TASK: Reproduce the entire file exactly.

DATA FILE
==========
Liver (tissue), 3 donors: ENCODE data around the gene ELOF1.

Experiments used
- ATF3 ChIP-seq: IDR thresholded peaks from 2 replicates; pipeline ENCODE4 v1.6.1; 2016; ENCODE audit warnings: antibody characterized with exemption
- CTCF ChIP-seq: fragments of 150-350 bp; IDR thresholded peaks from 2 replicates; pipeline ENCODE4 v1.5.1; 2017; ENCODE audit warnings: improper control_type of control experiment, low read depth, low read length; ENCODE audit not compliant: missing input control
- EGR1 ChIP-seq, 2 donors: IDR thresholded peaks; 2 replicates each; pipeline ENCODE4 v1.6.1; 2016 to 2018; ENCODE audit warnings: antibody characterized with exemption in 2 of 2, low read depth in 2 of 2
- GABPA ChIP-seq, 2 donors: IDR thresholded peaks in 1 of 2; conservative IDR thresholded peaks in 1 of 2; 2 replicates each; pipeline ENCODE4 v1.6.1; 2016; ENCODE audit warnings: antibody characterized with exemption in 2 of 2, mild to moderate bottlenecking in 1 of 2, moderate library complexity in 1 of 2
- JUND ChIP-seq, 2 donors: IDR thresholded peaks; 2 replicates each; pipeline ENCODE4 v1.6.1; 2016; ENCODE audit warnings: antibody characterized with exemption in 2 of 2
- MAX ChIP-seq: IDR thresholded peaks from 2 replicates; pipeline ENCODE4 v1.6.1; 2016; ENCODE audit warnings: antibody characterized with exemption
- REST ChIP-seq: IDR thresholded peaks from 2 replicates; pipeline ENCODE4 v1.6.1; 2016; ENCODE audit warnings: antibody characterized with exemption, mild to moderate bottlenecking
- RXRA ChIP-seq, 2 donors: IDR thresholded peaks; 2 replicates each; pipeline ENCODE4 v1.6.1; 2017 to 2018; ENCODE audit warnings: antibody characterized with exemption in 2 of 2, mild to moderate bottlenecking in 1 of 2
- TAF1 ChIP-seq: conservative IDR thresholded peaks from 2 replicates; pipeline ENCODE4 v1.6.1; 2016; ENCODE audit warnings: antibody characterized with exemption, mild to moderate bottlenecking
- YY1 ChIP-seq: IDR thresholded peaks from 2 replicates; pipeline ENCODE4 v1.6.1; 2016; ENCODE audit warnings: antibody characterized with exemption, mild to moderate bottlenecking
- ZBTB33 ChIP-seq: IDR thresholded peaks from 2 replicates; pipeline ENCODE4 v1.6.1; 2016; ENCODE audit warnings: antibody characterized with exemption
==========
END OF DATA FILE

Liver (tissue), 3 donors: ENCODE data around the gene ELOF1.

Experiments used
- ATF3 ChIP-seq: IDR thresholded peaks from 2 replicates; pipeline ENCODE4 v1.6.1; 2016; ENCODE audit warnings: antibody characterized with exemption
- CTCF ChIP-seq: fragments of 150-350 bp; IDR thresholded peaks from 2 replicates; pipeline ENCODE4 v1.5.1; 2017; ENCODE audit warnings: improper control_type of control experiment, low read depth, low read length; ENCODE audit not compliant: missing input control
- EGR1 ChIP-seq, 2 donors: IDR thresholded peaks; 2 replicates each; pipeline ENCODE4 v1.6.1; 2016 to 2018; ENCODE audit warnings: antibody characterized with exemption in 2 of 2, low read depth in 2 of 2
- GABPA ChIP-seq, 2 donors: IDR thresholded peaks in 1 of 2; conservative IDR thresholded peaks in 1 of 2; 2 replicates each; pipeline ENCODE4 v1.6.1; 2016; ENCODE audit warnings: antibody characterized with exemption in 2 of 2, mild to moderate bottlenecking in 1 of 2, moderate library complexity in 1 of 2
- JUND ChIP-seq, 2 donors: IDR thresholded peaks; 2 replicates each; pipeline ENCODE4 v1.6.1; 2016; ENCODE audit warnings: antibody characterized with exemption in 2 of 2
- MAX ChIP-seq: IDR thresholded peaks from 2 replicates; pipeline ENCODE4 v1.6.1; 2016; ENCODE audit warnings: antibody characterized with exemption
- REST ChIP-seq: IDR thresholded peaks from 2 replicates; pipeline ENCODE4 v1.6.1; 2016; ENCODE audit warnings: antibody characterized with exemption, mild to moderate bottlenecking
- RXRA ChIP-seq, 2 donors: IDR thresholded peaks; 2 replicates each; pipeline ENCODE4 v1.6.1; 2017 to 2018; ENCODE audit warnings: antibody characterized with exemption in 2 of 2, mild to moderate bottlenecking in 1 of 2
- TAF1 ChIP-seq: conservative IDR thresholded peaks from 2 replicates; pipeline ENCODE4 v1.6.1; 2016; ENCODE audit warnings: antibody characterized with exemption, mild to moderate bottlenecking
- YY1 ChIP-seq: IDR thresholded peaks from 2 replicates; pipeline ENCODE4 v1.6.1; 2016; ENCODE audit warnings: antibody characterized with exemption, mild to moderate bottlenecking
- ZBTB33 ChIP-seq: IDR thresholded peaks from 2 replicates; pipeline ENCODE4 v1.6.1; 2016; ENCODE audit warnings: antibody characterized with exemption